Monday, January 03, 2011

Big fish, small fish

While Swift wrote "Gulliver's Travels" to comment on the society of his day, the movie starring Jack Black tends to focus more on the character of Gulliver himself.

Black's Gulliver has everything he could possibly want, being the king of his own empire of... one. He has his own apartment in trendy Manhattan, his own steaming cup of Java every morning, and has risen through the ranks in his publishing company to be the Head of the mail room. The biggest fish in the tiniest pond is Man Mountain Gulliver.

True, success is not easy to attain and we want to maintain that sense of accomplishment as long as we can. But holding on to small successes could mean sacrificing bigger dreams. Gulliver hopes for a much grander abode and pines for his crush of five years, but the cliff-side mansion is beyond his salary to afford and he can only  admire his crush from afar, believing that there is an impassable barrier between his station in life and hers.

Gulliver's successes as the literal giant in Lilliput are likewise impressive, rising to the rank and commensurate privileges of General of the Lilliputian army in record time by leveraging on his one advantage, his size. Oh, and another advantage: shameless plagiarism. So Lilliput is really a parallel of his life in the real world.

But his inadvertent trip to Brobdingnag, the land of giants, opens his eyes to the truth of his insignificance and powerlessness as a person. By being contented with easy successes, he simply crumbles under a real challenge and loses everything -- autonomy, dignity, identity -- everything.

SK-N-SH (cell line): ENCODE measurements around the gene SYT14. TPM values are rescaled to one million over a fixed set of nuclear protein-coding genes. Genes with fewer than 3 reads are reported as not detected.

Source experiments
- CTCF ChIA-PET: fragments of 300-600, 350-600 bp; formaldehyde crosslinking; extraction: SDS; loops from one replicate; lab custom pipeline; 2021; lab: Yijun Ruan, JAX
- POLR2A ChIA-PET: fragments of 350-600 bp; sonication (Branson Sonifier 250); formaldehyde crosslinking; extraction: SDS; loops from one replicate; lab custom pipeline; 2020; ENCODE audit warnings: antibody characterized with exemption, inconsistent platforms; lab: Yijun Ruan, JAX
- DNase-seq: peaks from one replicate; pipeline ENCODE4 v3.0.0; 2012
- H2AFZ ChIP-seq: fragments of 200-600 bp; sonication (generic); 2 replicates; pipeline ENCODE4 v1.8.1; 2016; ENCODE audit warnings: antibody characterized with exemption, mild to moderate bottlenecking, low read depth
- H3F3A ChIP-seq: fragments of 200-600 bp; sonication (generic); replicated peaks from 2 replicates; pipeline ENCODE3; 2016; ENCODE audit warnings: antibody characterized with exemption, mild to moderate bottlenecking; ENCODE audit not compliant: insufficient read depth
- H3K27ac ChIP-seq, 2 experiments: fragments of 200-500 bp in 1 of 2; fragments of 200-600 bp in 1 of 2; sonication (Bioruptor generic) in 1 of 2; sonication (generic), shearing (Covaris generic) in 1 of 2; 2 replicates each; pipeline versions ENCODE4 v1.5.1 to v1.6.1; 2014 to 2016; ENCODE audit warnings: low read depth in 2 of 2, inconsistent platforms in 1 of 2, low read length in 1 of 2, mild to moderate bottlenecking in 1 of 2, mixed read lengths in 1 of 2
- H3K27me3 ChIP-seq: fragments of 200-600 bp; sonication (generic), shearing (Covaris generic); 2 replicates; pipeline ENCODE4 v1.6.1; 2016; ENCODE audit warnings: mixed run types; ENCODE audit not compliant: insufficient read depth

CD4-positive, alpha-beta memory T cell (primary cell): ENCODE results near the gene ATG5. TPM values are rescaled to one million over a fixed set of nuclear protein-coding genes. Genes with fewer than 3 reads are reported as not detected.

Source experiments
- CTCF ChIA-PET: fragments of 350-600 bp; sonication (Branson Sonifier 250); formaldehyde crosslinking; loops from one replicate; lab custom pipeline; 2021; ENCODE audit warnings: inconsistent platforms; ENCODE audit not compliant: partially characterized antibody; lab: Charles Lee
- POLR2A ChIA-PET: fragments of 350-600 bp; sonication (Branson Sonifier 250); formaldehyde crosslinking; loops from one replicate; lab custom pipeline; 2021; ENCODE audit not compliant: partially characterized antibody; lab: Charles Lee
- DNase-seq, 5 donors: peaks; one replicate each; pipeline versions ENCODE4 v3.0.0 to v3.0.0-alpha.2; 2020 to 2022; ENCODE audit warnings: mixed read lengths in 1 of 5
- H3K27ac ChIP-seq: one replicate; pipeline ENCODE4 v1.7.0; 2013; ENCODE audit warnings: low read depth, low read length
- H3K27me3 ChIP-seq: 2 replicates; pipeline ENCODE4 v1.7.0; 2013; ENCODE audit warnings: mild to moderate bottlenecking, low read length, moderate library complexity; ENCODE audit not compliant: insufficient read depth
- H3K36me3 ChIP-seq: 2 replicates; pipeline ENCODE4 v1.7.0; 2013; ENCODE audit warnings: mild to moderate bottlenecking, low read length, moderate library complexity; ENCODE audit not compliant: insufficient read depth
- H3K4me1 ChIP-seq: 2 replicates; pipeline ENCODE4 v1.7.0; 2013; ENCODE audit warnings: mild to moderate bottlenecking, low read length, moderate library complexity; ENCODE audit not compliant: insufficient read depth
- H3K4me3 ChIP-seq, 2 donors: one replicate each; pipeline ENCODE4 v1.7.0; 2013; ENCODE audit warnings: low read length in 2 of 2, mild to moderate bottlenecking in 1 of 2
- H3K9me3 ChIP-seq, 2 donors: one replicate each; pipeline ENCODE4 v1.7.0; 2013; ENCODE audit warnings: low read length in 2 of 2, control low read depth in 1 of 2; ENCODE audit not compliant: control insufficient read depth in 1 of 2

Human life is nothing but a series of challenges. When we're at the top of our game, when we seem invincible, when we can manage any problem that comes along with a dismissive wave of a hand, what we have is not the enjoyment of our success but the settling in of stagnation, ennui and stasis. We're always looking for the next big thing to overcome, even if it means risking our stability and current state of equanimity.

Athletes savour their success but leave their trophies on the shelf to risk failure by testing themselves again in the new season. Career people seek promotion and greater responsibilities, though the work becomes more difficult and there's always the chance that they'll be stretched beyond their abilities. The risk of failure is what drives us on to the next stage of growth. Being fixated on a past success is like admiring a trophy without moving on. That's why they call it "atrophy".

Gulliver, of course, learns this life-lesson, bouncing back from his setback with a help from his little friends. As far as OUR little friends go, the PM says, despite doing well so far they "must continue trying to do better". Some people will see this as putting more pressure on our students. The reality is that although seeking out new challenges to overcome may be a risky proposition to our fragile egos, it's the only way to grow.

No comments: